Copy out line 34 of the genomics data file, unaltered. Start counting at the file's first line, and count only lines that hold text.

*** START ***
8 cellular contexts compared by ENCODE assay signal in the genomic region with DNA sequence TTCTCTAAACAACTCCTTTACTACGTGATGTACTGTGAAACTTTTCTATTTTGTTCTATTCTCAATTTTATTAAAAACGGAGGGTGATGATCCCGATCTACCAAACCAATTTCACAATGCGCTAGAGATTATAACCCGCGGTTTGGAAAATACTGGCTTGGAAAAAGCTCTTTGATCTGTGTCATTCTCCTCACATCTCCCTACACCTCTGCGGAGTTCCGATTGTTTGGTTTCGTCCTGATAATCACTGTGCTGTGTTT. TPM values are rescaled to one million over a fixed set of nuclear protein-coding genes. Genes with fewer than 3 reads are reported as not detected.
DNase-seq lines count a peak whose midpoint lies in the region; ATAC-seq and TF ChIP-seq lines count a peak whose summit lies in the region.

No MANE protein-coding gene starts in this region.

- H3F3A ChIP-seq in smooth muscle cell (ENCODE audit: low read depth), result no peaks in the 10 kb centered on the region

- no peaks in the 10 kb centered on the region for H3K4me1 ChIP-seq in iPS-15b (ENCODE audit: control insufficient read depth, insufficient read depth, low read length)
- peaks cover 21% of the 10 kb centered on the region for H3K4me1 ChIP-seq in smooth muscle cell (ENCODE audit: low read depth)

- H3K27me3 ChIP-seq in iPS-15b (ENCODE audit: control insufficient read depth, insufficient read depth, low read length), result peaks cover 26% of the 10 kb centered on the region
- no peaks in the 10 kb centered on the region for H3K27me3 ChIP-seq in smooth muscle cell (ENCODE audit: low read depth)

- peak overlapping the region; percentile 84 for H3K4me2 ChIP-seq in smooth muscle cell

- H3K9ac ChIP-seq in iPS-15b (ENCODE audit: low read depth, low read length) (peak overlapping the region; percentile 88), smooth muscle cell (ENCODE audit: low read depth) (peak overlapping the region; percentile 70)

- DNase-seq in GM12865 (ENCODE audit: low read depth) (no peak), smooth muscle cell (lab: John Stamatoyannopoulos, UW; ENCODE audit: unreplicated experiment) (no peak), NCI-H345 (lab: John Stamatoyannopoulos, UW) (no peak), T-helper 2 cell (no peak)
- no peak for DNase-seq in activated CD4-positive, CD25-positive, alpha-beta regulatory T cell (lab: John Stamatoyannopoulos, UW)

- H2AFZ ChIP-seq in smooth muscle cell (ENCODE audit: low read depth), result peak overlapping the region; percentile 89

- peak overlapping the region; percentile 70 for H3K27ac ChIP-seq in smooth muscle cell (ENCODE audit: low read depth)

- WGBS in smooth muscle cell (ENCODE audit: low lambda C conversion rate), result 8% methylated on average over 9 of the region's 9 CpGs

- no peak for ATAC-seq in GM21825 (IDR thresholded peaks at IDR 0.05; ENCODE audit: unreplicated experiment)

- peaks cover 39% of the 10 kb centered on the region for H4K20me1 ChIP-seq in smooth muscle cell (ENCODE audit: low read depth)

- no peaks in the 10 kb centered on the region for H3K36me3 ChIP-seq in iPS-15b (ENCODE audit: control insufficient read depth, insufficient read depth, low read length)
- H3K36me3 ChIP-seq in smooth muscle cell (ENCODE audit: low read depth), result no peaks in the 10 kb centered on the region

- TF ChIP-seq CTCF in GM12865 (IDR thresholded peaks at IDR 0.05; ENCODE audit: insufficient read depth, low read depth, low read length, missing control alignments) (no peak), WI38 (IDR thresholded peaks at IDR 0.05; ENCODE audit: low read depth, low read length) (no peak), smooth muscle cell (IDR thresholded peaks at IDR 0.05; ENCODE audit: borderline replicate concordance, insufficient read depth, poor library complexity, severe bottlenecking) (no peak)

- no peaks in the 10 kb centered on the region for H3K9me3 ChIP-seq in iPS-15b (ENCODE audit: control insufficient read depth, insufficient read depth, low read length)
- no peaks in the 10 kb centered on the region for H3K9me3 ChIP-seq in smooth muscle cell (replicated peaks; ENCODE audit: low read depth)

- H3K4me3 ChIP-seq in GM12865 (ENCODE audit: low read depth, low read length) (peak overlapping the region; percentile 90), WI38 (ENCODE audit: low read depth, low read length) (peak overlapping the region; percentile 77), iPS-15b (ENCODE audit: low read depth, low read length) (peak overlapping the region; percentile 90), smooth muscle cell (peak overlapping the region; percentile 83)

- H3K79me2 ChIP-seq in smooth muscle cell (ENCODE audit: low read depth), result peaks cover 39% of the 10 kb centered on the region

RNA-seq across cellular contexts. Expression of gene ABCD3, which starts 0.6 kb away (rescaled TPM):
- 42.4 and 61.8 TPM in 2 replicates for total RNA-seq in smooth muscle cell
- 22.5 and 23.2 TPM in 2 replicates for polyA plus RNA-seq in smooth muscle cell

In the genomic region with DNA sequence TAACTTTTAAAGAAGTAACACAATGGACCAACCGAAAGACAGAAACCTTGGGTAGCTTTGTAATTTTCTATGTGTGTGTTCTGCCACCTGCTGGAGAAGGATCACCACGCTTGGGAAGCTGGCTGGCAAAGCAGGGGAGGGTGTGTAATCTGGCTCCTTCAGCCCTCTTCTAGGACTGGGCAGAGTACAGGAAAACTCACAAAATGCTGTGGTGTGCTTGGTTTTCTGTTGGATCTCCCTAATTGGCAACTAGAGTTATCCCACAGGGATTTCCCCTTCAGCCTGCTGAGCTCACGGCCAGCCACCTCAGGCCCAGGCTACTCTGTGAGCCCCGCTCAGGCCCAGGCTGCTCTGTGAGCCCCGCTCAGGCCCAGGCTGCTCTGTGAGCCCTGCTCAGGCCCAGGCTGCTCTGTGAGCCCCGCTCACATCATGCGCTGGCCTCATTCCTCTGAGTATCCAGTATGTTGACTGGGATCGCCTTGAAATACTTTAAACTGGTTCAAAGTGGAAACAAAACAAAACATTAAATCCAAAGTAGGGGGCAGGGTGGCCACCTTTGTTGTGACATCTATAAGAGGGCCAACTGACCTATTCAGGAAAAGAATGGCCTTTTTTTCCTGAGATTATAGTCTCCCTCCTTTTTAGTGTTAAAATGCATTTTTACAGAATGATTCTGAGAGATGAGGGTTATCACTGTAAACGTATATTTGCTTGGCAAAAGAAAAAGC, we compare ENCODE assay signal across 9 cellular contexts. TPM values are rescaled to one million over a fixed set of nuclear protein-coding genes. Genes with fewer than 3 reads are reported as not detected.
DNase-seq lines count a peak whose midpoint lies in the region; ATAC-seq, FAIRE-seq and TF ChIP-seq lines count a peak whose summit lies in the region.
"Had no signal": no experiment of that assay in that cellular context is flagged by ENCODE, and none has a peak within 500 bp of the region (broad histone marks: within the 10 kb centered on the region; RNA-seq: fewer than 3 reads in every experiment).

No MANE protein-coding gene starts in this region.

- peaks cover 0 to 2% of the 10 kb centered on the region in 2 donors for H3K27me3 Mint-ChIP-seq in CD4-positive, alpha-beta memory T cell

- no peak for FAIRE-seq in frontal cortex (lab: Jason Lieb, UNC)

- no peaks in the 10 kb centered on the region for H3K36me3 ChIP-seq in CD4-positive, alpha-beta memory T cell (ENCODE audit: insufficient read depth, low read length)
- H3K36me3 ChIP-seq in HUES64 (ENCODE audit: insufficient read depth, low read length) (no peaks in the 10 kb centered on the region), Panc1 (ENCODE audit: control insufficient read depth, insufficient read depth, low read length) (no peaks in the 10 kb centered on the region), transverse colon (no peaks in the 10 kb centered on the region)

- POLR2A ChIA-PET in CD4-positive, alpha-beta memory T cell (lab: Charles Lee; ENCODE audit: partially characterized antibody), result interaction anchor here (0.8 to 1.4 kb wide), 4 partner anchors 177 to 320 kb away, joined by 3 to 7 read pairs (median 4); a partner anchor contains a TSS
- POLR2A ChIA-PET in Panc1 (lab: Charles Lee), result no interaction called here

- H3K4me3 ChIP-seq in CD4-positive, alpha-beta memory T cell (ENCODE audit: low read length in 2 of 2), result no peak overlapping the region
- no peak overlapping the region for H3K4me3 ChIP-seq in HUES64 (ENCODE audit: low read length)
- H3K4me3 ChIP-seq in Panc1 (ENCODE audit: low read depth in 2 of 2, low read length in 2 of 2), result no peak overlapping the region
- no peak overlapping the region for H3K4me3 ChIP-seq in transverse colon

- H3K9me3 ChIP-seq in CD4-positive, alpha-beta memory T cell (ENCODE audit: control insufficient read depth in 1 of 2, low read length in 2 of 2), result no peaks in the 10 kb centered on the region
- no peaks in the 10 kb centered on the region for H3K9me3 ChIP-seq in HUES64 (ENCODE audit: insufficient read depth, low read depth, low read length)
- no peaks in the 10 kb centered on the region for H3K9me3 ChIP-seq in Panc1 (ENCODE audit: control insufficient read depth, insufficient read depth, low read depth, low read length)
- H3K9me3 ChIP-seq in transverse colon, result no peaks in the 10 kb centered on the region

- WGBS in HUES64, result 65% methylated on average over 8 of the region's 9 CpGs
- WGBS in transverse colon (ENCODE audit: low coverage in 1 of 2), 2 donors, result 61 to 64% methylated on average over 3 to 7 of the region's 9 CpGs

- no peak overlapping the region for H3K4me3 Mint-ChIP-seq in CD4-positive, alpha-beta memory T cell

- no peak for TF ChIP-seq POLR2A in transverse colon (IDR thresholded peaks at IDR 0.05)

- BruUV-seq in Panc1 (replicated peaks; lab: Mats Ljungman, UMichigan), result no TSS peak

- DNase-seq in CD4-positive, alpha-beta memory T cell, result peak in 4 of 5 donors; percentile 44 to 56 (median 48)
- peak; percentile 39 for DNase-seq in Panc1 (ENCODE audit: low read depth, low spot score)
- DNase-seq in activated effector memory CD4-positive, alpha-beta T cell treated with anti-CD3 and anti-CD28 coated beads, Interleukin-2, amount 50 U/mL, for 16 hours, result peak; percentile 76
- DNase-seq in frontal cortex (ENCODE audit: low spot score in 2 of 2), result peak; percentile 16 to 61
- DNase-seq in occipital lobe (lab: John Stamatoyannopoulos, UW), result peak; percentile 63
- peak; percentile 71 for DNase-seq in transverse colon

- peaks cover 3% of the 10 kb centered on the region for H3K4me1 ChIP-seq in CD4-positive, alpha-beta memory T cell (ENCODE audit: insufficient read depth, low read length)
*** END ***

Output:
- no peaks in the 10 kb centered on the region for H3K36me3 ChIP-seq in CD4-positive, alpha-beta memory T cell (ENCODE audit: insufficient read depth, low read length)